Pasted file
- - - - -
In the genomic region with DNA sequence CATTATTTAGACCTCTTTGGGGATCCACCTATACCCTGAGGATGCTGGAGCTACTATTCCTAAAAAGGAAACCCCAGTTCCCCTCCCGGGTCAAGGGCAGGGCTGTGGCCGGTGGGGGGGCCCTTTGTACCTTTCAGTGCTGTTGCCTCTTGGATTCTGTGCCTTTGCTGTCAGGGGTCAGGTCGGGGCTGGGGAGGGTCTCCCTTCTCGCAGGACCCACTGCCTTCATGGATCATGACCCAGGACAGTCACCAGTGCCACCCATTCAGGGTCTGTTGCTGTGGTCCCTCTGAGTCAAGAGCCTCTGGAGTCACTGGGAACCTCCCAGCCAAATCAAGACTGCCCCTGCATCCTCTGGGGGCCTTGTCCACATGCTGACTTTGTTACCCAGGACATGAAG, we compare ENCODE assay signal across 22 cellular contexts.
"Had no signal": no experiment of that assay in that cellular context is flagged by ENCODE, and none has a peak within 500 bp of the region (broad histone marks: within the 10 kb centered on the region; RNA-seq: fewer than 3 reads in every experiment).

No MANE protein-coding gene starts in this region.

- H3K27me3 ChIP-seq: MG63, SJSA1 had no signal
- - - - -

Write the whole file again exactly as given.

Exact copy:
In the genomic region with DNA sequence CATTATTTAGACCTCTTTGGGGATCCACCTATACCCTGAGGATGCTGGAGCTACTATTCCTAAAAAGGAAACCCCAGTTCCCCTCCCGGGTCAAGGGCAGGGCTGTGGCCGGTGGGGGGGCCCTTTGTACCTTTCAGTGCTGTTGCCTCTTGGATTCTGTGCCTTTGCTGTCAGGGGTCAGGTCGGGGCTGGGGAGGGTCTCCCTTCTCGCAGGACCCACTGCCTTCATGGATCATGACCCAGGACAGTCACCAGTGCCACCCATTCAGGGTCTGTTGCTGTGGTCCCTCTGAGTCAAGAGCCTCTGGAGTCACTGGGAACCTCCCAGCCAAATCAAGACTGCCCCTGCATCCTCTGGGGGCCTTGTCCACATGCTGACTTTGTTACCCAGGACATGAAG, we compare ENCODE assay signal across 22 cellular contexts.
"Had no signal": no experiment of that assay in that cellular context is flagged by ENCODE, and none has a peak within 500 bp of the region (broad histone marks: within the 10 kb centered on the region; RNA-seq: fewer than 3 reads in every experiment).

No MANE protein-coding gene starts in this region.

- H3K27me3 ChIP-seq: MG63, SJSA1 had no signal